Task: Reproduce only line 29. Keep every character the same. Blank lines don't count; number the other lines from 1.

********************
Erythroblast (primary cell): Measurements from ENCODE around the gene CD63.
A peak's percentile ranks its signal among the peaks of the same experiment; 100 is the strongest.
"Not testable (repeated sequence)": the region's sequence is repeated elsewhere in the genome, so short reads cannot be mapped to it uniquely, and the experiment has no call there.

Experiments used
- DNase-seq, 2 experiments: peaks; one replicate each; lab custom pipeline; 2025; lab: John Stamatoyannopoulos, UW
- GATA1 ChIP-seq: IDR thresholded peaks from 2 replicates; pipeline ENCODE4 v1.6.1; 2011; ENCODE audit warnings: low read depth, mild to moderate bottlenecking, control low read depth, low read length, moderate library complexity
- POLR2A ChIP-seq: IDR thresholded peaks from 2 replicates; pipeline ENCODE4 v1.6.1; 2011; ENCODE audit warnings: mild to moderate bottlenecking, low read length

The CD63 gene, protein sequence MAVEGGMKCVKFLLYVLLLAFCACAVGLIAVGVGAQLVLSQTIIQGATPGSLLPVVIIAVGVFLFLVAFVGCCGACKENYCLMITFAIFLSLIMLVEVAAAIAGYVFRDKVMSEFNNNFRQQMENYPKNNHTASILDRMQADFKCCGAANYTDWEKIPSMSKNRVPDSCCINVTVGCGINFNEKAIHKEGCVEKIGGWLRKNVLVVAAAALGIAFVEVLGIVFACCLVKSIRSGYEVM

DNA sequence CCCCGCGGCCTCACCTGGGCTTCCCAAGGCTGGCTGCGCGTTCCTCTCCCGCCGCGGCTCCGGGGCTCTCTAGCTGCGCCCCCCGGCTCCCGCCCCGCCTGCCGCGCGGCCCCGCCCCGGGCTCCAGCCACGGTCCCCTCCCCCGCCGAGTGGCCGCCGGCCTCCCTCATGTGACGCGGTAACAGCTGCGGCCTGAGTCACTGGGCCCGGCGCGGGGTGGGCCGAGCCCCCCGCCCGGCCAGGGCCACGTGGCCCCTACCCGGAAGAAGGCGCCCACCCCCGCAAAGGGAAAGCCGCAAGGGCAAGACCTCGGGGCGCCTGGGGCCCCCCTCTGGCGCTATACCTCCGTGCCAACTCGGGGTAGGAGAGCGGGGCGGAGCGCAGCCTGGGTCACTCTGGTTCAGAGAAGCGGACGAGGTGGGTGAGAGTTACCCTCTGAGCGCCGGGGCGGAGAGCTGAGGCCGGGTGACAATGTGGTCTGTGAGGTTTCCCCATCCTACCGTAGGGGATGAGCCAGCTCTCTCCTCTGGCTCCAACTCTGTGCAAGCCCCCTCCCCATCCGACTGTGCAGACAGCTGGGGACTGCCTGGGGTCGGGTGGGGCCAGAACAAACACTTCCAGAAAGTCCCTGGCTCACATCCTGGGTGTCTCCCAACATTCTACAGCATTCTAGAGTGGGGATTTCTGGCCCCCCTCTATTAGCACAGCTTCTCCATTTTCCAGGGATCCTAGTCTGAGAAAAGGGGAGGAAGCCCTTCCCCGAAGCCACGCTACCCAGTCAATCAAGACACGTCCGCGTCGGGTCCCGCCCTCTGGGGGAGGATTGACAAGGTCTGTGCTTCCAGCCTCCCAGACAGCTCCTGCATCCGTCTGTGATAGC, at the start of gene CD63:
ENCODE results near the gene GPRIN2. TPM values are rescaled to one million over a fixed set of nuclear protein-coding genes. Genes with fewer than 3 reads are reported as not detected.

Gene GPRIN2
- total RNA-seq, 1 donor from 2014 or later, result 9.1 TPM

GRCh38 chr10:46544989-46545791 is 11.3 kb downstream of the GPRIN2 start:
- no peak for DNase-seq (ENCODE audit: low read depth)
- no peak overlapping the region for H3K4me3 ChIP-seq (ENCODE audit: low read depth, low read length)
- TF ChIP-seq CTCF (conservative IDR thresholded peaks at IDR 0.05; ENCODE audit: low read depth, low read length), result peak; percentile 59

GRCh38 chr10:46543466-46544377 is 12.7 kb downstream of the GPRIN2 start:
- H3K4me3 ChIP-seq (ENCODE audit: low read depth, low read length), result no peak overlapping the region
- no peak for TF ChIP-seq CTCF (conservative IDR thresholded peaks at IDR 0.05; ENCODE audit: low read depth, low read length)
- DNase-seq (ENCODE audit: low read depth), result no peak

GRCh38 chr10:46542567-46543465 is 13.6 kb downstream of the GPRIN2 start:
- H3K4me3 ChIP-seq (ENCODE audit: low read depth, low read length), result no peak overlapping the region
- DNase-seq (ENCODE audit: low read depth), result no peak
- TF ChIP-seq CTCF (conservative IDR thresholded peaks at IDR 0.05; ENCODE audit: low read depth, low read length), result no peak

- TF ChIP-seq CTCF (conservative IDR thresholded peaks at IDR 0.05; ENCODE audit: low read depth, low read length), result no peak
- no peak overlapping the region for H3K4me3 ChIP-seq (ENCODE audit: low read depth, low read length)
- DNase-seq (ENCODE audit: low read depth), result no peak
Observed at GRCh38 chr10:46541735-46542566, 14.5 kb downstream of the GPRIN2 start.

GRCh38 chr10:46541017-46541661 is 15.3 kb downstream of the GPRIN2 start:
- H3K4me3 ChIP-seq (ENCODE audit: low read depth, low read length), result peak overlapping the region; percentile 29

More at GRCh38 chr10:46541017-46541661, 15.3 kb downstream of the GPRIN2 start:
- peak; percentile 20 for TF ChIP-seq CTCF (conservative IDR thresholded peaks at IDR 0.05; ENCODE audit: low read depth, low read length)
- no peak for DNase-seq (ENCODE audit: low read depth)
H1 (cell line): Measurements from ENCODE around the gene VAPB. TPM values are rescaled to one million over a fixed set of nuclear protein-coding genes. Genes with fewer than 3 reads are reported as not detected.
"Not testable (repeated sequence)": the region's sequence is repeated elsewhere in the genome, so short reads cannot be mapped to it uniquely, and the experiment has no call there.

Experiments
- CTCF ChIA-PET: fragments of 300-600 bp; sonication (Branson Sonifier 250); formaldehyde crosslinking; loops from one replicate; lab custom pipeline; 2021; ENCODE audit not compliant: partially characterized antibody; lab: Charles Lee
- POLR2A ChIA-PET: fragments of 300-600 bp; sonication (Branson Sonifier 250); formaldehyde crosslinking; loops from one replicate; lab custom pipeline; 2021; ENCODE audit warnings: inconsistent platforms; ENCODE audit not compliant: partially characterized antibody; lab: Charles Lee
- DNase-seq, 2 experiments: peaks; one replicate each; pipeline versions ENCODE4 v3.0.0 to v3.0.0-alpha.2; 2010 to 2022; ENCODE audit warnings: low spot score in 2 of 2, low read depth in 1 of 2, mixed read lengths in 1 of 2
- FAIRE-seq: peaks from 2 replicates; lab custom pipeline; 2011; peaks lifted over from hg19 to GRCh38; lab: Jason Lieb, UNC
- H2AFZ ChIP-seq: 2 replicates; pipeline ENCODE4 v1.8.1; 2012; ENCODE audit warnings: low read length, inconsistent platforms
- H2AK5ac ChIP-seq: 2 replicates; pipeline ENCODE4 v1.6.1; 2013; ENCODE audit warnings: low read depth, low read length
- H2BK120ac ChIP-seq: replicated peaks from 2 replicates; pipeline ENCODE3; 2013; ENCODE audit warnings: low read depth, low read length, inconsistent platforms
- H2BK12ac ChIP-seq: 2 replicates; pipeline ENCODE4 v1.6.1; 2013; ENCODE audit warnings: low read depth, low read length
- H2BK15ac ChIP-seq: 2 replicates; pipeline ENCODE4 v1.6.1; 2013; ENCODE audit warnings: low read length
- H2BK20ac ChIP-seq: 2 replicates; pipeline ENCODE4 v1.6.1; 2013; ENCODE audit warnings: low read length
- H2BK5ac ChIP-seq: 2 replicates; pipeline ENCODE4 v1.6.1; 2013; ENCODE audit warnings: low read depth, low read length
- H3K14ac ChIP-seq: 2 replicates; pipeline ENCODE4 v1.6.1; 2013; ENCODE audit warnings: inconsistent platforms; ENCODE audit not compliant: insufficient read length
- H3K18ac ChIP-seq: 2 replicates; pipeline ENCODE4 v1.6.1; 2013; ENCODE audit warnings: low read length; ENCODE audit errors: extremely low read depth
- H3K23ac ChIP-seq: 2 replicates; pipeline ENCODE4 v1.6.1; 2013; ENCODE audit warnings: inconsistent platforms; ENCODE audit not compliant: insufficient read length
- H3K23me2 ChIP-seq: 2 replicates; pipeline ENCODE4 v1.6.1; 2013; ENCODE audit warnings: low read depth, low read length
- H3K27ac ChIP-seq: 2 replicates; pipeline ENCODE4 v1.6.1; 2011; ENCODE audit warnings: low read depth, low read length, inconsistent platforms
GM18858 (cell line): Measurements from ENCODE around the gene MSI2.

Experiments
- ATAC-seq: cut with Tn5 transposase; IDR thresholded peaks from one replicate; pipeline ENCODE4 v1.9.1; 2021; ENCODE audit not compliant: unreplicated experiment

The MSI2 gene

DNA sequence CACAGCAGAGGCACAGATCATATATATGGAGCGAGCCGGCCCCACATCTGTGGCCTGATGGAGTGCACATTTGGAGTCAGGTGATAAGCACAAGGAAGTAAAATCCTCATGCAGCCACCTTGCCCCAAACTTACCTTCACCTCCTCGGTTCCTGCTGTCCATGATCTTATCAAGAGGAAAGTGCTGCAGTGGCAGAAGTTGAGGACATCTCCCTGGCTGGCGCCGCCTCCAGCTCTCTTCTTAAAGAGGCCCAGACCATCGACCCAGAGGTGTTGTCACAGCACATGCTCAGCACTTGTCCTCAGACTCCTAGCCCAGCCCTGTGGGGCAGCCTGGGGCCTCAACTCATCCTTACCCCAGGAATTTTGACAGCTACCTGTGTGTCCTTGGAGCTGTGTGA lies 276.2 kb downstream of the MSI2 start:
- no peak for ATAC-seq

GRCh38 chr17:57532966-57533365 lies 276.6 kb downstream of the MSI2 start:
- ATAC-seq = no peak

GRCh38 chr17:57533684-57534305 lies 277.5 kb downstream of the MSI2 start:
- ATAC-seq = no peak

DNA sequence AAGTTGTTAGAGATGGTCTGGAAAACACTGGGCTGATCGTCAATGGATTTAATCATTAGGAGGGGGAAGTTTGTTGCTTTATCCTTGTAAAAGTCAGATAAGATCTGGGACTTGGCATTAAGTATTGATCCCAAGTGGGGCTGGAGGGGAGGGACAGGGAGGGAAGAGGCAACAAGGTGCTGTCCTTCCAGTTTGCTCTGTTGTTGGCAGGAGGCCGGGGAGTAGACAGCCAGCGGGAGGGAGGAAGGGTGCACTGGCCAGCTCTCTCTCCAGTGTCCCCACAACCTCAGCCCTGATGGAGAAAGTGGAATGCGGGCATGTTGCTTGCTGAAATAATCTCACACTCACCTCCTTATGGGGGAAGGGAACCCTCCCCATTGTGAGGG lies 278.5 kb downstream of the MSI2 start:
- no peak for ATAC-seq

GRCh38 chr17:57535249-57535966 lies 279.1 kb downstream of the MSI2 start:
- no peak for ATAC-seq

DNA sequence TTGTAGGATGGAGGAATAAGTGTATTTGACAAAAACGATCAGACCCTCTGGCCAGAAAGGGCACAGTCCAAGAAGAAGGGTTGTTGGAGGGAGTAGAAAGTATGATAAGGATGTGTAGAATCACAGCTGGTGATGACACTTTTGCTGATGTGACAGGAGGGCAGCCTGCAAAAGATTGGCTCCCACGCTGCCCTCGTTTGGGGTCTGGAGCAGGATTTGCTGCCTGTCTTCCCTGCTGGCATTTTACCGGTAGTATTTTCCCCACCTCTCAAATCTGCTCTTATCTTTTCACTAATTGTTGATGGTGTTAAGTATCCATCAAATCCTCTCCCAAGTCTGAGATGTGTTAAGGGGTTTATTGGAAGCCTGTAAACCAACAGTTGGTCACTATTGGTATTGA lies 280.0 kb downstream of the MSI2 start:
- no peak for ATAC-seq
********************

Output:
GRCh38 chr10:46541017-46541661 is 15.3 kb downstream of the GPRIN2 start: